The level of culpability that National Grid will face for the recent electricity blackouts in the UK is up for debate, with Ofgem still assessing the situation at the time of writing.
But the saga will have reminded the regulator that the decommissioning of legacy power assets combined with ambitious renewable energy targets can lead to a more volatile grid, and a greater risk of incidents like these, if the transition is not managed properly.
One country where public policy has been lacking on energy is Australia. But renewable energy development has continued at a strong pace, despite the death of the National Energy Guarantee and the ongoing uncertainty provided by the Marginal Loss Factors regime.
The Clean Energy Council trade body said A$26 billion ($17.6 billion; €16.0 billion) of renewables projects were underway at the end of 2018, double the number of projects that were underway the previous year.
State governments have pushed ahead, with most setting emissions targets that outpace those of the federal government. The Victorian government just last month introduced a new bill to enshrine its target of 50 percent renewable energy generation by 2030 into law, making good on a promise it made at the state election in November 2018.
But it’s not all good news. The Australian Energy Market Operator, the body responsible for the operation of the country’s National Electricity Market (covering the eastern and southern states), sounded an alarm last month.
The organisation warned of the need for additional reserve capacity in light of major generation outages in Victoria and the deterioration in reliability of ageing thermal generators – and said the situation would worsen after the closure of the Liddell coal-fired power station in 2022, leaving Victoria and New South Wales “exposed to significant supply gaps”.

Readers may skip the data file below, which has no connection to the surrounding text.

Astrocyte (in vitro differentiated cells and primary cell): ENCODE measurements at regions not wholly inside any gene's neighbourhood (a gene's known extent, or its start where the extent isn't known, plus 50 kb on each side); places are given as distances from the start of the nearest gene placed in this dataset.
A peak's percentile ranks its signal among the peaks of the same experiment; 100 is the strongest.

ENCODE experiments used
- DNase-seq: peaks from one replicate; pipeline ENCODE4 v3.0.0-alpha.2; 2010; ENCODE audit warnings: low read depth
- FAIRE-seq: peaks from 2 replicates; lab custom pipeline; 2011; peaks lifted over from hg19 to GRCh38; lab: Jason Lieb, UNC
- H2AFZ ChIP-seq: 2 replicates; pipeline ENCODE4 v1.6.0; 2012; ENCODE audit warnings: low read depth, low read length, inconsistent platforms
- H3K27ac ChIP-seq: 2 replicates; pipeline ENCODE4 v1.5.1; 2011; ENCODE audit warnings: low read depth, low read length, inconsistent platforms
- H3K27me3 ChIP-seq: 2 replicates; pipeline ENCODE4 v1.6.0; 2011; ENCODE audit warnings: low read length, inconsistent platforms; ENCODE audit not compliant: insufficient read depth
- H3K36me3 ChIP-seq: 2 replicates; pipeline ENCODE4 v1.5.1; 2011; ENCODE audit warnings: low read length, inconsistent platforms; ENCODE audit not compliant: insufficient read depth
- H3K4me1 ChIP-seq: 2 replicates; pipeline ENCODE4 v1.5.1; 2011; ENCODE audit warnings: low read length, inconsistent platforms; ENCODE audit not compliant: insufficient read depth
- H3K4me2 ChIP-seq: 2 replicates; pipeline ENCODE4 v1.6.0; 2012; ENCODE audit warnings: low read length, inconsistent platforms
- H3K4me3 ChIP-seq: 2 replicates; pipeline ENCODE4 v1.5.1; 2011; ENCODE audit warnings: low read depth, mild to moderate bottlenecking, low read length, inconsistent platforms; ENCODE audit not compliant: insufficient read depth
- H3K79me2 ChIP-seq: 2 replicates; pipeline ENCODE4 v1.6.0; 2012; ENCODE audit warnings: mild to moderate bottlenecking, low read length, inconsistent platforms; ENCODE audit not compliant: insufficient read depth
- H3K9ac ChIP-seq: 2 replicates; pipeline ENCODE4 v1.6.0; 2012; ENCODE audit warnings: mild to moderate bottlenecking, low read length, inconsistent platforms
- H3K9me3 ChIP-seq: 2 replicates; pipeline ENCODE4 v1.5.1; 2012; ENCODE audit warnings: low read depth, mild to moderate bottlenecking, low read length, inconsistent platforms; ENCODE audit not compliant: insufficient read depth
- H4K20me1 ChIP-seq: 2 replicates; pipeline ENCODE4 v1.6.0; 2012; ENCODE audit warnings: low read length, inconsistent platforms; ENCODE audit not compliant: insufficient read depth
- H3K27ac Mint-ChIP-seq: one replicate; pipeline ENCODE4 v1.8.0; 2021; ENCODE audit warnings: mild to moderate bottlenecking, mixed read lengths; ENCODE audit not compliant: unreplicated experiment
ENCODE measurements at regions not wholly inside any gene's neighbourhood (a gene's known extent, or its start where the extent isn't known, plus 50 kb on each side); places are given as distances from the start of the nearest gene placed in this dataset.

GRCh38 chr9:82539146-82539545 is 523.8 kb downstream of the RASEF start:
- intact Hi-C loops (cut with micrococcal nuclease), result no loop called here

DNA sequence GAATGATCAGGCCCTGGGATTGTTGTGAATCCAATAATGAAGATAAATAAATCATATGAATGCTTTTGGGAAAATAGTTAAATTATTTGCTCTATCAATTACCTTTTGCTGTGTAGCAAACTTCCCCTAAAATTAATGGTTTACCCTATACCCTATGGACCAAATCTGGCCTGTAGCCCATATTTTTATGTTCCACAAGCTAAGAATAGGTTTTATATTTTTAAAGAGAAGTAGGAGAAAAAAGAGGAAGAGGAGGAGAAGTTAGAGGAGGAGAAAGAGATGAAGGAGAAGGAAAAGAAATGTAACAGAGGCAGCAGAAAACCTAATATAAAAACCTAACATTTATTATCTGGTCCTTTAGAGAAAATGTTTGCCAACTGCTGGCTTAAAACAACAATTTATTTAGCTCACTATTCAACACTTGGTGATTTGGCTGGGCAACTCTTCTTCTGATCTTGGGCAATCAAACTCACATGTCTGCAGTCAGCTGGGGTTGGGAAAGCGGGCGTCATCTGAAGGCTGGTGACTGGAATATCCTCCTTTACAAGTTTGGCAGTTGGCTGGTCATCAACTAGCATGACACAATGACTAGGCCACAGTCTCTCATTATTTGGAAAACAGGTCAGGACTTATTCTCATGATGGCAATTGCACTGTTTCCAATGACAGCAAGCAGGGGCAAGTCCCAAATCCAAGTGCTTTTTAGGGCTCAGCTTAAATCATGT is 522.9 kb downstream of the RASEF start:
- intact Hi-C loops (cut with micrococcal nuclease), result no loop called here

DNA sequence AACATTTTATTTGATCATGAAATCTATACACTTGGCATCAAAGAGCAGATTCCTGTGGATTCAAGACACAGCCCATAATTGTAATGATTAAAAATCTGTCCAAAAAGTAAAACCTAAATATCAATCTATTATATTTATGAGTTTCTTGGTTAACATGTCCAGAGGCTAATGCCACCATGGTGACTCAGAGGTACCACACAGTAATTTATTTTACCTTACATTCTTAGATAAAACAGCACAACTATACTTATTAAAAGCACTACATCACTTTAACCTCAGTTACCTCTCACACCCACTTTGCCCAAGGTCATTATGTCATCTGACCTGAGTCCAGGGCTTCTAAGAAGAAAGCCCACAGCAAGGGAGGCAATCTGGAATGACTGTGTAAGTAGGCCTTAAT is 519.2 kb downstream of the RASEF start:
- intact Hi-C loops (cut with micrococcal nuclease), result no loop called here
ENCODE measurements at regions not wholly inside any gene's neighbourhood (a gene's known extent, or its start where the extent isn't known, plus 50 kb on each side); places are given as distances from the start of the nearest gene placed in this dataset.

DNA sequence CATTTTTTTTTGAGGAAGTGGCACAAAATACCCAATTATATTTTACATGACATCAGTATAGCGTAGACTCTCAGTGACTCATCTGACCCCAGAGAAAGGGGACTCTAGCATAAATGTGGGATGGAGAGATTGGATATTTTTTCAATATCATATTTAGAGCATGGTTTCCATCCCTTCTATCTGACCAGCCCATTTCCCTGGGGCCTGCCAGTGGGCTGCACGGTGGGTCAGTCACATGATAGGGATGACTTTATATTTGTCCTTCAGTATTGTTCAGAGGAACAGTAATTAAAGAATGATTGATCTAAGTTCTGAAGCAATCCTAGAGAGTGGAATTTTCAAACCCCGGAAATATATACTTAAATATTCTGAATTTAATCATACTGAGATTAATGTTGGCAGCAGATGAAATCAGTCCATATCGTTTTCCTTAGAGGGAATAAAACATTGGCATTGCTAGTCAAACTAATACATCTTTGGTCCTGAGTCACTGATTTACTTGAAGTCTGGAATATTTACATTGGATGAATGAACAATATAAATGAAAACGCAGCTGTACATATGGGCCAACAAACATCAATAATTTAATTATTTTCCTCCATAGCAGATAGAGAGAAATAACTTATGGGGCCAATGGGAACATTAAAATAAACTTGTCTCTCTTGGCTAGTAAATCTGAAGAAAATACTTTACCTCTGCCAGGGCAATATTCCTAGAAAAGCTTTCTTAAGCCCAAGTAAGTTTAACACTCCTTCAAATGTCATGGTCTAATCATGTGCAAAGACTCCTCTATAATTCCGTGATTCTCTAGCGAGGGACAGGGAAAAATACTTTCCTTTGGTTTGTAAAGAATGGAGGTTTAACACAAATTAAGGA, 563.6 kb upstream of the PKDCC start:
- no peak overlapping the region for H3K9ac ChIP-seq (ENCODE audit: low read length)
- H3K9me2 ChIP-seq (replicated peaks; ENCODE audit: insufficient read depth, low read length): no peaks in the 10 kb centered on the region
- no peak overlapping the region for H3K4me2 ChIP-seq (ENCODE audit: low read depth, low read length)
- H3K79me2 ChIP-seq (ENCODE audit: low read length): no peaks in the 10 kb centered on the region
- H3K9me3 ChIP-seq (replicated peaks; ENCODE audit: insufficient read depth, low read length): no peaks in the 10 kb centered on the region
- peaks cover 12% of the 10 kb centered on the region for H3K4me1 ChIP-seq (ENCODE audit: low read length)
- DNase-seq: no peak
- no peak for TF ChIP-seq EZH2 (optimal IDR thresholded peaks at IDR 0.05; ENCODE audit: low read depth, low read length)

AEMO chief executive Audrey Zibelman said it had already been working with industry and governments to secure additional resources for the coming summer but added that this kind of “reactive action” was leading to higher costs and “risks to reliability”.
Zibelman called for more investment in dispatchable energy and transmission infrastructure to “address the challenges of our ageing coal fleet […] whilst also taking advantage of Australia’s natural resources”. Private investors will have to step up to the plate here in the absence of government policy to guide them.
The tensions at play were highlighted the following week by the chief executive of EnergyAustralia, one of Australia’s biggest energy retailers and the owner of the Yallourn coal-fired power station in Victoria.
The firm was reported to have described the state’s energy policy, including the 50 percent renewable energy generation target, as “a leap of faith, the risk of which will be borne by all Victorians”.
Australian Energy Market Commission senior economist Oliver Nunn wrote last week in a blog post about the “glimpses of a new market dynamic in Queensland”, too, with the increased amount of solar generation contributing to negative wholesale prices there in the middle of the day for five consecutive days – previously unheard of.
The Australian energy market continues to be extremely volatile, and despite levels of renewable energy investment flattening globally last year, the situation may get worse before it gets better, raising the risks for both investors and consumers.
The federal government has essentially abdicated its responsibility for guiding the transition, leading to a situation where AEMO has called for action but it is unclear who will take the lead on delivering it.
It’s clear that investors will have to play a major role in helping to navigate this process if they do not want to be left out of pocket or with stranded assets. The stakes are only getting higher.
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